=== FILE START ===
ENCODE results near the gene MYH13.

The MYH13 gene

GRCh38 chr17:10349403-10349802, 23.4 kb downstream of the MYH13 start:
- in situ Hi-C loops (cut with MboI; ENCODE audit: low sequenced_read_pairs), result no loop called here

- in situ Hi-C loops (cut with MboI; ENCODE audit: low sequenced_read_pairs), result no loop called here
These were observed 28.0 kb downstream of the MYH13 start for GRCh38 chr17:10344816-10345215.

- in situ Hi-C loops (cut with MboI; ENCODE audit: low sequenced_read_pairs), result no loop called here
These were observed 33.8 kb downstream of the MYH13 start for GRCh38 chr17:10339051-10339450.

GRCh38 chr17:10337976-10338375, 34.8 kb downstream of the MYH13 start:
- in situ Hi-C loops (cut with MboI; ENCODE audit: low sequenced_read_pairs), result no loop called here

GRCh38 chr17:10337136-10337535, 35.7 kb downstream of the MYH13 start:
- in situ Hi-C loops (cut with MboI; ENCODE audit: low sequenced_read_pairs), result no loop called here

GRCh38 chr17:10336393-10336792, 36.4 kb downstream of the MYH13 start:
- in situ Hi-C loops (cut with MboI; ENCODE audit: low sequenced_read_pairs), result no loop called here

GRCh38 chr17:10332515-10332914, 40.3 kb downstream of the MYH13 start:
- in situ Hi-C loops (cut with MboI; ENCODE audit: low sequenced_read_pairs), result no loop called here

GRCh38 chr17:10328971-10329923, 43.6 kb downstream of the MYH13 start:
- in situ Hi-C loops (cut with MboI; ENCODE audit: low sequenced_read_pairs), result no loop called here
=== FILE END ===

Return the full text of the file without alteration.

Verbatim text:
ENCODE results near the gene MYH13.

The MYH13 gene

GRCh38 chr17:10349403-10349802, 23.4 kb downstream of the MYH13 start:
- in situ Hi-C loops (cut with MboI; ENCODE audit: low sequenced_read_pairs), result no loop called here

- in situ Hi-C loops (cut with MboI; ENCODE audit: low sequenced_read_pairs), result no loop called here
These were observed 28.0 kb downstream of the MYH13 start for GRCh38 chr17:10344816-10345215.

- in situ Hi-C loops (cut with MboI; ENCODE audit: low sequenced_read_pairs), result no loop called here
These were observed 33.8 kb downstream of the MYH13 start for GRCh38 chr17:10339051-10339450.

GRCh38 chr17:10337976-10338375, 34.8 kb downstream of the MYH13 start:
- in situ Hi-C loops (cut with MboI; ENCODE audit: low sequenced_read_pairs), result no loop called here

GRCh38 chr17:10337136-10337535, 35.7 kb downstream of the MYH13 start:
- in situ Hi-C loops (cut with MboI; ENCODE audit: low sequenced_read_pairs), result no loop called here

GRCh38 chr17:10336393-10336792, 36.4 kb downstream of the MYH13 start:
- in situ Hi-C loops (cut with MboI; ENCODE audit: low sequenced_read_pairs), result no loop called here

GRCh38 chr17:10332515-10332914, 40.3 kb downstream of the MYH13 start:
- in situ Hi-C loops (cut with MboI; ENCODE audit: low sequenced_read_pairs), result no loop called here

GRCh38 chr17:10328971-10329923, 43.6 kb downstream of the MYH13 start:
- in situ Hi-C loops (cut with MboI; ENCODE audit: low sequenced_read_pairs), result no loop called here